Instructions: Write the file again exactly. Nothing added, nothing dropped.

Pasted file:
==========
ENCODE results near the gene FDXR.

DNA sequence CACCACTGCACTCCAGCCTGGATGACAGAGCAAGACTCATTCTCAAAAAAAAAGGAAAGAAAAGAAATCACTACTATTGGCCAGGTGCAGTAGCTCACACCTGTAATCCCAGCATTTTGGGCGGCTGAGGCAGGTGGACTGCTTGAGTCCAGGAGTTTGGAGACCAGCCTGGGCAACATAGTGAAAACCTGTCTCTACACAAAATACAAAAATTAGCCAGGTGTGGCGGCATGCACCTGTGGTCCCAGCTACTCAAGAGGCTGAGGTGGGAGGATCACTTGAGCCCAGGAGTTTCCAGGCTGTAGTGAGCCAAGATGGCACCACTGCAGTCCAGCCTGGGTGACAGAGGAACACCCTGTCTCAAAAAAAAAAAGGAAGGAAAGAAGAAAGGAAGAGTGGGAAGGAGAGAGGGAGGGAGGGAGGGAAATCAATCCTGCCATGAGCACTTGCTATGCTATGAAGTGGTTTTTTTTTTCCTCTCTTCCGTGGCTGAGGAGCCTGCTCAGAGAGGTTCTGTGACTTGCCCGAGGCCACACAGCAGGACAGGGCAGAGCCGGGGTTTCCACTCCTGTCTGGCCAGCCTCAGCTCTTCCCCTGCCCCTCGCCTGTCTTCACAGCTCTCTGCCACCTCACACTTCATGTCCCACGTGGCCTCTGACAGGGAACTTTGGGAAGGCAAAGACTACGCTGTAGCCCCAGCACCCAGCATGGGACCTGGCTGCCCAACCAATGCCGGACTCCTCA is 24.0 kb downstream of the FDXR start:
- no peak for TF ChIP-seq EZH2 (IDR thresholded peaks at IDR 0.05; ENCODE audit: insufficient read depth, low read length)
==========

ENCODE results near the gene FDXR.

DNA sequence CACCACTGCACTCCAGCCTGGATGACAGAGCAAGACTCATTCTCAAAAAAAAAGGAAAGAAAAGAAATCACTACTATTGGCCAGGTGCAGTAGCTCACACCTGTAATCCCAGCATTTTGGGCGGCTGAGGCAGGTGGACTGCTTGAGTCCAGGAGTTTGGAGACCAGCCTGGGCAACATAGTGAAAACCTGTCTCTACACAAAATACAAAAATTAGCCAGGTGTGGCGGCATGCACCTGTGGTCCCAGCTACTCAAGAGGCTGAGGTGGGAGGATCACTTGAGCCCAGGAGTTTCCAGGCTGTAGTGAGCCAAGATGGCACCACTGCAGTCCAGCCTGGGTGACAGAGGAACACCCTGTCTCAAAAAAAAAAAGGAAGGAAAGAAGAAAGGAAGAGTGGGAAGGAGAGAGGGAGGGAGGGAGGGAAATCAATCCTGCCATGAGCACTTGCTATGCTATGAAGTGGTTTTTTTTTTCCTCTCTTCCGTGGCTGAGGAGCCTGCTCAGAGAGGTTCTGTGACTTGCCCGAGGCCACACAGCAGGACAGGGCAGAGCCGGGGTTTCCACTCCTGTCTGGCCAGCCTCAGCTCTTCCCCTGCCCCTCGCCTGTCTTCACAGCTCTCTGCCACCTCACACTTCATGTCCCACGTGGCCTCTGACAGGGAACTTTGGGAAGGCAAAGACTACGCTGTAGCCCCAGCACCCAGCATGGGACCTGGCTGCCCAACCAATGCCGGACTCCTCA is 24.0 kb downstream of the FDXR start:
- no peak for TF ChIP-seq EZH2 (IDR thresholded peaks at IDR 0.05; ENCODE audit: insufficient read depth, low read length)